Gender Sensitive Social Protection Design: What Works in Asia?” held on 6 October 2016, was the third webinar in the series. The panel consisted of representatives from BRAC (Anna Minj), ODI (Rebecca Holmes) and IDS (Deepta Chopra) who presented insights regarding social protection actions taken in Asia.  Rebecca Holmes discussed about how different designs of social protection policies can support gender equality. The panelist mentioned linkages with other services and programmes, innovative implementation mechanisms and the promotion of women in leadership roles as relevant incorporations to social protection initiatives. Another highlight of the webinar was the experience from BRACs: Targeting the Ultra Poor Programme (TUP) and how it was conceptualized, constructed and what were the specific aspects in building a gender sensitive action. Feel free to download the presentation here, and the recording here.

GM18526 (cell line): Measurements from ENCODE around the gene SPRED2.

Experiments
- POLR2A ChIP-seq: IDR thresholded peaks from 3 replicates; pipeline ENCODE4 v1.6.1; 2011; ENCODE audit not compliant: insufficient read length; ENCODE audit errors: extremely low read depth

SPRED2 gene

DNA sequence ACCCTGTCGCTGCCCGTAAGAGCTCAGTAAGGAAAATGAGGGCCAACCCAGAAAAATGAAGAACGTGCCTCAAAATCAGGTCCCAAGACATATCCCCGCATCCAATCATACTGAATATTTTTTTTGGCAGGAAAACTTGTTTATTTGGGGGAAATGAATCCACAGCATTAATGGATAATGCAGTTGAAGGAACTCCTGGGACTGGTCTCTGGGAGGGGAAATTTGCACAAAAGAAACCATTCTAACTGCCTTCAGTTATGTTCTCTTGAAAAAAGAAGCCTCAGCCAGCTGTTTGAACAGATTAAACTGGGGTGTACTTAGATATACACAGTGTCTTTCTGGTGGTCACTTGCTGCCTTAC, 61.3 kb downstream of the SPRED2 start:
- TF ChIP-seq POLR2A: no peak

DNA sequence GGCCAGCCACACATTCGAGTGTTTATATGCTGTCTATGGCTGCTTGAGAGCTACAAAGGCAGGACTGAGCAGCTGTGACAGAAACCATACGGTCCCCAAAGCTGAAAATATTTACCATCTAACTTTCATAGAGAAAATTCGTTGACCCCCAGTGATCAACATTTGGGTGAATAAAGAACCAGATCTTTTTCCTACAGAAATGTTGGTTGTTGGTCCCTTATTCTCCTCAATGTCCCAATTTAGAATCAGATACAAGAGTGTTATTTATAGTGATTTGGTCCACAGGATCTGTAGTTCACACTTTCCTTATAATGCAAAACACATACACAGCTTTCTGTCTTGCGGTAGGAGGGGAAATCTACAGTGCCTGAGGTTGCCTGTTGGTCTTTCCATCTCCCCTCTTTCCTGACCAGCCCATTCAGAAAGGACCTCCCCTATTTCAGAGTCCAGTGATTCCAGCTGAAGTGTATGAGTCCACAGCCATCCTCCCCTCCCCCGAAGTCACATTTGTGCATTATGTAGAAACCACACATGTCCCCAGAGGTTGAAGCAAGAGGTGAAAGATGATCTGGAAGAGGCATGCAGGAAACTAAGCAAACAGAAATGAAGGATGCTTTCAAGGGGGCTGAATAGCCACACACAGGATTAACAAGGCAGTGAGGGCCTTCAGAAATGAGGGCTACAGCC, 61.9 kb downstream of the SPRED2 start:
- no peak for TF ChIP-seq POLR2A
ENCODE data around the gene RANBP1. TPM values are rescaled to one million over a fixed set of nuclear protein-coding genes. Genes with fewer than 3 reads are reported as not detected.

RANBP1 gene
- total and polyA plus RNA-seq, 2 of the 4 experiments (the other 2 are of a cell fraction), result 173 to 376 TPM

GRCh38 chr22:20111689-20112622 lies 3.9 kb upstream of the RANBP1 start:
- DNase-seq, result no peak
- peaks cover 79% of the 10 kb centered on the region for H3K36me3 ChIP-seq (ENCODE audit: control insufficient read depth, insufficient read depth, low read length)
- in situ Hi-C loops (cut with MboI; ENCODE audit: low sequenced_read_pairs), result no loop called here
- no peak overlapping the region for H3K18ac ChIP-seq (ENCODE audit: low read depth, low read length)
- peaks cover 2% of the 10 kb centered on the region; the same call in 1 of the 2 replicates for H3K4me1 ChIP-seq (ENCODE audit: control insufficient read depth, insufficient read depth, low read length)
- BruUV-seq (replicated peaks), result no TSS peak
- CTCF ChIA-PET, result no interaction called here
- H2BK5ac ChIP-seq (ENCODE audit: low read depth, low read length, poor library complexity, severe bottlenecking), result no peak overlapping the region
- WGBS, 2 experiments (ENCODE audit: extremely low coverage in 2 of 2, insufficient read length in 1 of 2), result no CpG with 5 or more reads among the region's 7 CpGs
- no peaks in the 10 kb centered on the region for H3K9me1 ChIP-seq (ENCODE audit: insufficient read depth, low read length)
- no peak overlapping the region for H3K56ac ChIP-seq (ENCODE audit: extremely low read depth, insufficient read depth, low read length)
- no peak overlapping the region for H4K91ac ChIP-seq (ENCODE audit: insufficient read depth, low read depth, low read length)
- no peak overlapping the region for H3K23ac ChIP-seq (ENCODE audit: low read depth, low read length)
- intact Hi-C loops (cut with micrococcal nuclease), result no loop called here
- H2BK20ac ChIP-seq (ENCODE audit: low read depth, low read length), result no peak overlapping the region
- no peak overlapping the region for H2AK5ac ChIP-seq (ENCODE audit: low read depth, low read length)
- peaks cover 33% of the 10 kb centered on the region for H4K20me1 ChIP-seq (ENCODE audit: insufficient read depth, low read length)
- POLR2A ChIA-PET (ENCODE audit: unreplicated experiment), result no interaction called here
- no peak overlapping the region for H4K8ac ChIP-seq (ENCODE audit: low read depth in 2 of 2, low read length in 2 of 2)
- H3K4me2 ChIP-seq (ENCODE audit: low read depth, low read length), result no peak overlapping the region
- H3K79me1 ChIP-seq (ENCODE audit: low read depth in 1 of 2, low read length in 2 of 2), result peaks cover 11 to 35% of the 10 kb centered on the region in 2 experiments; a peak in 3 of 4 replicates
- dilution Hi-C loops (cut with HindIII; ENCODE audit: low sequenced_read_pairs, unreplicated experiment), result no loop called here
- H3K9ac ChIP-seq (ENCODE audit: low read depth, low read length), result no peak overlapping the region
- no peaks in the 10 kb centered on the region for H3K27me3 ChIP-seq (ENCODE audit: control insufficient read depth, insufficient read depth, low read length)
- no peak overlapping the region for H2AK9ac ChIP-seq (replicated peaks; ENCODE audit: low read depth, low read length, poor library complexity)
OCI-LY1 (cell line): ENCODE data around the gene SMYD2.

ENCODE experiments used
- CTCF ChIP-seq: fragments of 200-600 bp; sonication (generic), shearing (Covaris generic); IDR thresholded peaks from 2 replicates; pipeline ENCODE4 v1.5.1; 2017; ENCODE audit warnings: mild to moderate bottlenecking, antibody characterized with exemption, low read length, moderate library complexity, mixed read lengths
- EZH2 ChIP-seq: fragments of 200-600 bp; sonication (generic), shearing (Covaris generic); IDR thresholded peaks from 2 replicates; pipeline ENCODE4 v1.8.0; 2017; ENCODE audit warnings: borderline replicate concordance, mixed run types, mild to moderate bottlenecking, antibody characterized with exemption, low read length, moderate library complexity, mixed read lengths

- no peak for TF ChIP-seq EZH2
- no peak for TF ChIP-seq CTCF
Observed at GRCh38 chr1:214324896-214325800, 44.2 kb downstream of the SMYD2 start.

On 30 November, the fourth webinar on “Protección social y la inclusión financiera de las mujeres en la agricultura familiar” discussed possible contributions of gender based social protection initiatives to Latin American women, more specifically on financial inclusion. Paola Bustamante (Ministerio Desarrollo e Inclusión Social del Perú), Magdalena Mayorga (BanEcuador B.P.) and Soledad Parada (FAORLC) composed the panel. Among all of the relevant insights pointed out, we highlight Suárez’s input on Peru’s Haku Wiñay Programme in relation to entrepreneurship initiatives to showcase how Latin American cash transfer programmes are being complemented with sustainable financial inclusion of women in productive activities. The discussion progressively focused on the importance of complementary approaches of social protection – like interinstitutional social protection programmes – and financial inclusion to the sustainability of inclusive development with a gender equality framework. The presentation of the webinar can be accessed here, and the recording here.